Additionally, because people believed that there were unreplenishable amounts of humors in the body, there were folk/medical beliefs that the loss of fluids was a form of death.
The four humors and blood sedimentationEdit
Fahråeus (1921), a Swedish physician who devised the erythrocyte sedimentation rate, suggested that the four humours were based upon the observation of blood clotting in a transparent container. When blood is drawn in a glass container and left undisturbed for about an hour, four different layers can be seen. A dark clot forms at the bottom (the "black bile"). Above the clot is a layer of red blood cells (the "blood"). Above this is a whitish layer of white blood cells (the "phlegm", now called the buffy coat). The top layer is clear yellow serum (the "yellow bile"). 
History and the connection with temperament theoryEdit
Although modern medical science has thoroughly discredited humorism, this "wrong-headed theory dominated medical thinking... until at least the middle of the 20th century, and in certain ways continues to influence modern-day diagnosis and therapy." 
The concept of four humors may have origins in ancient Egypt or Mesopotamia, but it was not systemized until ancient Greek thinkers around 400 BC who directly linked it with the popular theory of the four elements earth, fire, water and air (Empedocles). Paired qualities were associated with each humor and its season. The word humor derives from the Greek χυμός, chymos (literally juice or sap, metaphorically flavor).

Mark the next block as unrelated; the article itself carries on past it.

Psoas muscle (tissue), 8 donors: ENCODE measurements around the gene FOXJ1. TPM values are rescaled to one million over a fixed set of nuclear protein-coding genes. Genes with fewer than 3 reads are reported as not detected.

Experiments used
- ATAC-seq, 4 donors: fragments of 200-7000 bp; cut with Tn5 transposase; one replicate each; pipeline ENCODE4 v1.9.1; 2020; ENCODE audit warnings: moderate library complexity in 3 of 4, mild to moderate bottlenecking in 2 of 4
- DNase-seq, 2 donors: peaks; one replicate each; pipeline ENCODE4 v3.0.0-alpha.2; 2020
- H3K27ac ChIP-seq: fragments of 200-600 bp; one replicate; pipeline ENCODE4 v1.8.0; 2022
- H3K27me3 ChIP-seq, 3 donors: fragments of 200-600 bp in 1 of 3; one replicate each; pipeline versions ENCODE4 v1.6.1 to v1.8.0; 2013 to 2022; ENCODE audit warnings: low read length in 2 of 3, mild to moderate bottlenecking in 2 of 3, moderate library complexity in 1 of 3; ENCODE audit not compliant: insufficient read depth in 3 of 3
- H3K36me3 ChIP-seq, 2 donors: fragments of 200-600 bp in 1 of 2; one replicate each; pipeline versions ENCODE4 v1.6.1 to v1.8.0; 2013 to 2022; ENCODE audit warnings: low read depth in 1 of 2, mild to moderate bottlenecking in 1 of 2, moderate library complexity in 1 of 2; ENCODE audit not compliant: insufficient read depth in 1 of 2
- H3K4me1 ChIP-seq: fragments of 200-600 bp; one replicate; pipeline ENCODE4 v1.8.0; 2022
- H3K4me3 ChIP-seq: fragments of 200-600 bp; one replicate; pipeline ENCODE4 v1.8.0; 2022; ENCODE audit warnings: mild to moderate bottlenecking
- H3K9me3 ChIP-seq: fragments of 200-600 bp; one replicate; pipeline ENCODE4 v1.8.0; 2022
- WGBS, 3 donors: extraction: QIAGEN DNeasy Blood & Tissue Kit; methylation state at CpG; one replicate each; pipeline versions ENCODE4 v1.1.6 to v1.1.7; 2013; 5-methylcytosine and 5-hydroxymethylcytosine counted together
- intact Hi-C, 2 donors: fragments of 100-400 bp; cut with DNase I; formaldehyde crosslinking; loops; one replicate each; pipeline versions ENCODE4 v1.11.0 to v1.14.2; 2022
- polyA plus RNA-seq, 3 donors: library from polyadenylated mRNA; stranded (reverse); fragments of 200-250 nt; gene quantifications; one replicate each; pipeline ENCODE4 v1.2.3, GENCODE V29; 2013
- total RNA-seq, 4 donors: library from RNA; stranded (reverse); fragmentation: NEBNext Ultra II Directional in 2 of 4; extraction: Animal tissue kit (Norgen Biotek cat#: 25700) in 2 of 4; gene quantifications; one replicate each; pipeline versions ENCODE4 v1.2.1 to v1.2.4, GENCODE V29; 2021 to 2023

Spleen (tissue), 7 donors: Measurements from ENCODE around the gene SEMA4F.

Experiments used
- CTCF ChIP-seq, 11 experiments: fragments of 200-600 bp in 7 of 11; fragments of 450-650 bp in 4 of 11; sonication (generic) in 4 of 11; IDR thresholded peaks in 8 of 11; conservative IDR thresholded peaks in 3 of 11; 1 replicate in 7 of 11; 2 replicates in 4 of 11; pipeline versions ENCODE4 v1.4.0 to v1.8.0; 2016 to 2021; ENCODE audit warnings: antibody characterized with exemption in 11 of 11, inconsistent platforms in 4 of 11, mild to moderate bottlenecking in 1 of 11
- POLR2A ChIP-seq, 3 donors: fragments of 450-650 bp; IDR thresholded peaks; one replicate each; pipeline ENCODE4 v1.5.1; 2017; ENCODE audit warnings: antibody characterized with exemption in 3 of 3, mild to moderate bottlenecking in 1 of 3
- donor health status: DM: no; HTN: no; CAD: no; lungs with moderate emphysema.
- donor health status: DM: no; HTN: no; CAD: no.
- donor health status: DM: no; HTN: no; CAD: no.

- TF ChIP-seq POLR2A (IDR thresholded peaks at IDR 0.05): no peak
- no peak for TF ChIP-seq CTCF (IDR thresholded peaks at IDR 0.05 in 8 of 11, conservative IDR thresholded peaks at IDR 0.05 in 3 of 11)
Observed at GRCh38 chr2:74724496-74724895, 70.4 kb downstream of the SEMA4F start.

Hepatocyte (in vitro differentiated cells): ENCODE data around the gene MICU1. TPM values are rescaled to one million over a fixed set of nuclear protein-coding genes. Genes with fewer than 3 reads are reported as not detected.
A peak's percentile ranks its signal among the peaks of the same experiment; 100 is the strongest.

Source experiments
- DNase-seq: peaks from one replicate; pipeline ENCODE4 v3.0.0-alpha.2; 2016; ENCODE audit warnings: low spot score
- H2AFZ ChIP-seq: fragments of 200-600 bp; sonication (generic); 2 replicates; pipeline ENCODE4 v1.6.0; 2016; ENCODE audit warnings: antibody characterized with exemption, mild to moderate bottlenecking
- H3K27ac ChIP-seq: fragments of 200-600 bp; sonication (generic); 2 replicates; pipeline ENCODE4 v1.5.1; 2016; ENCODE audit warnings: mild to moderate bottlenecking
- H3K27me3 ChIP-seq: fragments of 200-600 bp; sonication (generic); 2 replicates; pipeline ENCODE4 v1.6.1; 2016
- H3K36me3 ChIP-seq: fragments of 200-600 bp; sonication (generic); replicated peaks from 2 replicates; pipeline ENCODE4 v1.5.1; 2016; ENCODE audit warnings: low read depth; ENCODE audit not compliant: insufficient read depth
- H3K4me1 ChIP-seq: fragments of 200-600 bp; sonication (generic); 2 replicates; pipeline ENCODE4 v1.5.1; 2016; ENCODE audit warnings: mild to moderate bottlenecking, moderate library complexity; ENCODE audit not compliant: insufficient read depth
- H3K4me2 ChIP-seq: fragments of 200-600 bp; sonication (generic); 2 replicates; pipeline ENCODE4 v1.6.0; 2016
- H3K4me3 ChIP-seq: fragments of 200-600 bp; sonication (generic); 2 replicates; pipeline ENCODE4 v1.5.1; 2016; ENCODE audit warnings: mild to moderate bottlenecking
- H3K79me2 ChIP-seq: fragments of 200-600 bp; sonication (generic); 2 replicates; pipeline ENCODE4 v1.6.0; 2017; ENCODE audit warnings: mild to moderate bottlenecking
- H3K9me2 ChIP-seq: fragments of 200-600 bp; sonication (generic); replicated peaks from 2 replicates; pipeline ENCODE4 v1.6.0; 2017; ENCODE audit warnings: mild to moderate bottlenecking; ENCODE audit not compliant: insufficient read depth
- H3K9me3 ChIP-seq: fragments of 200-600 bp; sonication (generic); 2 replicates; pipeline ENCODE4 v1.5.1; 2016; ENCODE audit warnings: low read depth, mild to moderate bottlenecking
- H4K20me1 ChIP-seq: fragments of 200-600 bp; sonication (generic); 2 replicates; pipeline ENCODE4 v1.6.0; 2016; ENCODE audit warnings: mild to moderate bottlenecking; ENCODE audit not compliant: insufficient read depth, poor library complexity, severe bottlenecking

The four humors, their corresponding elements, seasons, sites of formation, and resulting temperaments alongside their modern equivalents are:
|Humour||Season||Element||Organ||Qualities||Ancient name||Modern||MBTI||Ancient characteristics|
|Blood||spring||air||liver||warm & moist||sanguine||artisan||SP||courageous, hopeful, amorous|
|Phlegm||winter||water||brain/lungs||cold & moist||phlegmatic||guardian||SJ||calm, unemotional|
|Yellow bile||summer||fire||gall bladder||warm & dry||choleric||idealist||NF||easily angered, bad tempered|